Torment Tribute

Psycho News Updates The Bands The Recordings Coverage Interviews Lyrix Links/Contact



(added November 2010)



 by Wildhank


At which age did you start playing music and what was your first instrument?

I would have been about sixteen when I started trying to play guitar. I moved on to slap bass when I realised that the people I was trying to form bands with were better than me.  It was important to form a band quickly.


What did draw you to Rockabilly? Tell us a a little bit about your musical involvements prior to The Meteors.

In the summer of 1975,aged fourteen, I went to the Lyceum Ballroom in London where they had  regular Rock n Roll shows, I was expecting to hear Chuck Berry, Bill Haley, etc. As I walked into the ballroom I heard - and was blown away totally by - what I now know was One Hand Loose by Charlie Feathers.  I had entered a new world, very different from the one I had just left ,which was full of hippies and teenyboppers and people who would never know what I now knew. I probably wanted to start a band right then.  I was in a few bands that never got further than speaking about it. Southern Boys was one I particularly remember , we weren't very good.


You and P Paul Fenech formed The Meteors in 1980, originally known as Raw Deal. When did you guys feel that you're breaking new ground, now widely known as Psychobilly? Was their a special session, a particular song or incident that made you realize you 're no longer part of the Rockabilly circuit or did it grow slowly?

We were different from the very start, Raw Deal were much wilder than anything else around, we were younger than anything else around. We were probably already halfway to Psychobilly.

Getting Mark ( Robertson) on drums made the difference. I always felt that most of the rock n roll and rockabilly bands at that time were too polite about the music,  and didn't put anything of themselves into the it , most didn't write their own songs, the best groups did.  I wanted to be like the original rockabillies and try new things, after all rockabilly would not have begun if musicians didn't try out new sounds.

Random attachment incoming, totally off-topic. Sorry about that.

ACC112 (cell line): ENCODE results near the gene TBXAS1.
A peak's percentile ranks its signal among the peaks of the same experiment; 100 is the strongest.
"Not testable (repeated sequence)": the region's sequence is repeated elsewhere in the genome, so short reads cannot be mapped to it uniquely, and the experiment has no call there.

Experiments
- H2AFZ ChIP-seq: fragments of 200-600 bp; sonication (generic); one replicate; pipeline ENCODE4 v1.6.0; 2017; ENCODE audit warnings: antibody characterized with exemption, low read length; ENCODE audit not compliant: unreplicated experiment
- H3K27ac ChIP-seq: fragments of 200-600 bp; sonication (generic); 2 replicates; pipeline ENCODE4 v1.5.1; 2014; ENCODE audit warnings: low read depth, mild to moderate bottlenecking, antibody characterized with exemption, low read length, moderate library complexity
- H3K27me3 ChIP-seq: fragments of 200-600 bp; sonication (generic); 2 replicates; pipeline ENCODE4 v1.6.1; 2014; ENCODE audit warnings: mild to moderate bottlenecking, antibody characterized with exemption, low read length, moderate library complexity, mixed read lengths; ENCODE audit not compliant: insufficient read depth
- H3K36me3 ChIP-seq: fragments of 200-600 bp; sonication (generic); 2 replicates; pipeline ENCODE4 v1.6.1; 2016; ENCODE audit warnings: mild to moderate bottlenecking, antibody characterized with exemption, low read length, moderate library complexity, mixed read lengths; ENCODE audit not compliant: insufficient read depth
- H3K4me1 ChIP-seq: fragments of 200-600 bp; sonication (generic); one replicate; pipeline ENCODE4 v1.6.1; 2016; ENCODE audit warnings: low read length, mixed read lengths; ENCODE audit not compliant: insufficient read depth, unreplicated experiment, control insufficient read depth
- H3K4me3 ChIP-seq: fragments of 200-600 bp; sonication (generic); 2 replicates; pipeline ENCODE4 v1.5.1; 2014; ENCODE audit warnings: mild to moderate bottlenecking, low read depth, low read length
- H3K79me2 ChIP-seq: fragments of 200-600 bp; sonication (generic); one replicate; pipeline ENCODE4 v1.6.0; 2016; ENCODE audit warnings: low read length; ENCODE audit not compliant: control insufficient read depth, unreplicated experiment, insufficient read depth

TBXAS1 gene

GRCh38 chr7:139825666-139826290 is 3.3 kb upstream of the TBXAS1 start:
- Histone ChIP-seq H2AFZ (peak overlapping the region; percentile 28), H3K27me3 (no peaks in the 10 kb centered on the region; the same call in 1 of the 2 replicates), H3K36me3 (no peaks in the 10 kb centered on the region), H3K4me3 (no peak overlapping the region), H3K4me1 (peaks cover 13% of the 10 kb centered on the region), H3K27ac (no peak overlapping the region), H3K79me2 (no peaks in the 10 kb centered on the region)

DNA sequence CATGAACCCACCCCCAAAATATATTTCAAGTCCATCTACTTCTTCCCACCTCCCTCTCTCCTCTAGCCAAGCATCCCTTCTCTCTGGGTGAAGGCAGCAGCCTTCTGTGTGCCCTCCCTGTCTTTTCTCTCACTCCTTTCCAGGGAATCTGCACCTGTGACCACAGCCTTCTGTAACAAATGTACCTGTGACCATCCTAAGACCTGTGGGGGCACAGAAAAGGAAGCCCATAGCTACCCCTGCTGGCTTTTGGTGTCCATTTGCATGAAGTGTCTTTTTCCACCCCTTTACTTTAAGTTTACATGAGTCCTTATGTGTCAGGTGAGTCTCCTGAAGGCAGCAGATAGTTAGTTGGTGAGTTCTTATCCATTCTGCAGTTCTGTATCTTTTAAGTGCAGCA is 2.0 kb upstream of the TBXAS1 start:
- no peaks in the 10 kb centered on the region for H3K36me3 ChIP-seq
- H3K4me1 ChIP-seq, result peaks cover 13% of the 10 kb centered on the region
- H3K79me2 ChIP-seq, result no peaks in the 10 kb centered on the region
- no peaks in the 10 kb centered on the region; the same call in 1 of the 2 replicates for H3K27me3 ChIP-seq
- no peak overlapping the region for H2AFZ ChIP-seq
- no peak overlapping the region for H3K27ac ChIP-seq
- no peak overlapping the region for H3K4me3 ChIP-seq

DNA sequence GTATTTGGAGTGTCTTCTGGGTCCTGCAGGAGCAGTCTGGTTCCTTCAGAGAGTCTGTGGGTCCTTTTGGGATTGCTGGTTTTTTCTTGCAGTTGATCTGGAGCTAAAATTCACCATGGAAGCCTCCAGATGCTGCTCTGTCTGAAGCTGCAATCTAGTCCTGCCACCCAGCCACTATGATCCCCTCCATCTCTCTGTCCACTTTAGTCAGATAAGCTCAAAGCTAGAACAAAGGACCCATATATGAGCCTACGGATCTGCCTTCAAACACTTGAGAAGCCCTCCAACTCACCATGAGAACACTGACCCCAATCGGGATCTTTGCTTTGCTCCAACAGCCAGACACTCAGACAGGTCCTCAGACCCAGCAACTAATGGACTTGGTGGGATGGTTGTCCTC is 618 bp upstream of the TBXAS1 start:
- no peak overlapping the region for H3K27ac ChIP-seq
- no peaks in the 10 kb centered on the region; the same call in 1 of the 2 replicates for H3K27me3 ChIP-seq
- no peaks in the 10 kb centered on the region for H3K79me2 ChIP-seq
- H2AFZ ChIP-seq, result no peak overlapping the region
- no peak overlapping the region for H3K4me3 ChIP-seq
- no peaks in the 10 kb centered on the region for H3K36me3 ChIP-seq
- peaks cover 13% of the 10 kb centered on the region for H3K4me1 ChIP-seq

The new millennium saw the release of some previously unissued early Meteors recordings, The Lost Album and From Beyond. Did you get yourself copies of those CDs and how do you feel about this?


I've never heard them. are they any good?


Yes, in my humble opinion they are and I love them. Anyway you left The Meteors with a couple of new songs- Island Of Lost Souls and Another Half Hour Till Sunrise- released as Unofficial Themes By The Tall Boys 7 by Big Beat Records. The back sleeve showcases a profile of you, saying that Psycho Killer is your favourite drink and Island of Lost Souls is your favourite book. Still the same?

Psycho Killer, not for a long time, I've lost my sweet tooth. I just read Island of Lost Souls again ( actually titled The Island of Doctor Moreau) a brilliant book, you see things with different eyes as you get older.


Next were The Escalators. When was the last time you were listening to Moving Staircases and is it true that you're not 100% pleased with the sound and direction of these recordings?

When I said that I didn't like the album I had not heard it for a long time, also when it was recorded I had problems with my health which influenced my opinion, however when I heard the reissue CD I realised that it was much better than I thought at the time. I really like The Day The Sun Burned Down.  Just think, I invented climate change and celebrity culture.


The Escalators eventually metamorphosed into The Tall Boys and some more genre classics saw the light of day. Was their a special inspiration for Final Kick and what are your main influences as a song-writer in general?

Final Kick is a song about enjoying your life and realising that you could be dead tomorrow so make sure you do the things that you want to do before its to late. It is better to regret something you have done than regret something you have not done.